Pre-Cana gives future spouses an opportunity to “test” their compatibility before they commit for life.
A few years ago, author Sarah Swafford gave a talk at my university’s Catholic Center.
She spoke, of course, about a lot of amazing things. But one idea that really stood out was this question she posed: “Is it easier to break up with a boyfriend/girlfriend or a fiancé?”
The audience silently agreed that the answer was boyfriend/girlfriend. As we discussed this question after the talk, my friends and I agreed that we couldn’t imagine breaking off engagements. To start planning a wedding with someone, making financial decisions, buying a beautiful dress, and looking for a home, only to end things before your wedding, sounded nearly impossible.
If you Google percentage of engagements called off, the answer you’ll find is 20%.
If, however, you Google percentage of marriages ending in divorce, the result will show 50%.
I think it’s interesting but not surprising that more people are willing to end marriages than they are to end engagements. Engagement is generally the shortest individual phase of a couple’s relationship, as opposed to the time dating and the time married. People are statistically more likely to report that they experience maximum happiness with their partner during engagement. As someone who was engaged for nine months, I can attest that engagement can be quite a “high” as you accept a proposal and plan the day of your dreams!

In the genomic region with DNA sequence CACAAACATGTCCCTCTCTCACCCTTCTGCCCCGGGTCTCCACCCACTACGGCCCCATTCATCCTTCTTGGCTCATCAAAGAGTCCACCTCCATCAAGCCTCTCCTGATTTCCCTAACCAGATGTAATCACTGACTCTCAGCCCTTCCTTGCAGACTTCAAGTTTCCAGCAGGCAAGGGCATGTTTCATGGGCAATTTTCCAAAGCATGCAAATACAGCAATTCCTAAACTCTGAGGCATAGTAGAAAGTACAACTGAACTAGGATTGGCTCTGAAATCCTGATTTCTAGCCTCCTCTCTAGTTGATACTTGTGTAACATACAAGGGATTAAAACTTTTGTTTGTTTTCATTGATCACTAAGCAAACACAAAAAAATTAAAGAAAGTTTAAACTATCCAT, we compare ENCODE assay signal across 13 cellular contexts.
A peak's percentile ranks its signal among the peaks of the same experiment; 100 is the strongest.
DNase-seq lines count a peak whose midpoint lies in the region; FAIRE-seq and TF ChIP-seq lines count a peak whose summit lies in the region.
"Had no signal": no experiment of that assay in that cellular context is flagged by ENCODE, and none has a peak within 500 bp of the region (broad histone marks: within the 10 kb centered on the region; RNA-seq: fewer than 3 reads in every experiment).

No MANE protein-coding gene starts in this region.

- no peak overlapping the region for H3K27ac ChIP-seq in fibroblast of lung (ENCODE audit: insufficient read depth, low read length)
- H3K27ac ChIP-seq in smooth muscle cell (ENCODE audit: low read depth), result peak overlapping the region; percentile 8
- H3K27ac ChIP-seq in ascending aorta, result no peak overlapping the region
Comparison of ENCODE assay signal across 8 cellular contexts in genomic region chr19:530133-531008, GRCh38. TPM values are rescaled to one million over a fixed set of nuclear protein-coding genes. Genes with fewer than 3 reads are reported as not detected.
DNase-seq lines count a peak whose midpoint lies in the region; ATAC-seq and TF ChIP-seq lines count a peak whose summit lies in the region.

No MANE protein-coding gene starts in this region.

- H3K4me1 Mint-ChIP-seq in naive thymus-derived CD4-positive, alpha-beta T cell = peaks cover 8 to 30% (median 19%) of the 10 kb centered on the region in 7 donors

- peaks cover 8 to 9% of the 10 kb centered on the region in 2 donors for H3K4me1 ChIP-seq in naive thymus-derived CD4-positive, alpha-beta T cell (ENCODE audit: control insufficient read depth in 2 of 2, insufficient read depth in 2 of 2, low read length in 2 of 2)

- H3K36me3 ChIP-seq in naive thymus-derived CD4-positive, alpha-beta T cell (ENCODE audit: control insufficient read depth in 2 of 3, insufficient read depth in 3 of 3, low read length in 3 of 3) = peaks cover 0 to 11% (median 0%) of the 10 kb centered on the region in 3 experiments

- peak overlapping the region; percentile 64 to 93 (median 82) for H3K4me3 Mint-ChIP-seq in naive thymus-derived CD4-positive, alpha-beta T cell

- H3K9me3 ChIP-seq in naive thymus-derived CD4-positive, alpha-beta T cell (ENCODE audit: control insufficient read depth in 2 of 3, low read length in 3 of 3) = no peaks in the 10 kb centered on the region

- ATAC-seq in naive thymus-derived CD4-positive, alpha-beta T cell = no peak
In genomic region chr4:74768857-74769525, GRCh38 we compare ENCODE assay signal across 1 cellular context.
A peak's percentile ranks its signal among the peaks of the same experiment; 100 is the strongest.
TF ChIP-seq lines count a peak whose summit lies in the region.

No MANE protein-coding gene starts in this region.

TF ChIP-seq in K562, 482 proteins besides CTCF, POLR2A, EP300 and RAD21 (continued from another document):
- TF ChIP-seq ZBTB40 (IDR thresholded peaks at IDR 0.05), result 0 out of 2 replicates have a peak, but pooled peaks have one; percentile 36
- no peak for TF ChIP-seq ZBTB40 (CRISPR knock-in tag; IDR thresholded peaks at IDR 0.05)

But I will say that after going through Pre-Cana, I also can imagine calling off a wedding.
Marriage is a big deal! You must make all your decisions with another person: how you’ll spend or save your money, how and if you’ll have and raise children, where you’ll live, and what career you’ll pursue. The people who refuse to make these decisions together are usually the ones who get divorced.
When Joshua and I went through Pre-Cana, we learned that some people who had taken the course did call off their engagements. After being forced to talk through their expectations and desires for their lives, they decided they wouldn’t actually be happy together.
For our part, there was some conflict between us when we went through Pre-Cana and the Pre-Marital Inventory. Some things about each other we weren’t completely in love with, certain traits we knew would cause issues, and some problems we weren’t sure how to resolve. We didn’t fix every problem in our relationship before we got to the altar, but instead we did something much more valuable.
I truly believe that this is the real test of marriage. Can you stay willing to work together, long after the newness has worn off? Can you keep trusting in each other when you clash? Will you remain willing to die to yourself and lay down your life for your spouse?
Pre-Cana brought Joshua and me so much peace in our relationship. Every module we completed, every discussion we had, all of it showed us that we would be happy together. We wanted to keep arguing, to keep growing, to keep apologizing, and to keep loving.
If you’re going through Pre-Cana right now, don’t be afraid to have the arguments you need to have. More marriages end than do engagements because people get worn out and tired of fighting after years of it. Let Pre-Cana guide you in how to pursue each other, the right way. It might mean identifying current or future problems you’ll encounter in your marriage. And for some relationships, it could mean changing plans for the better.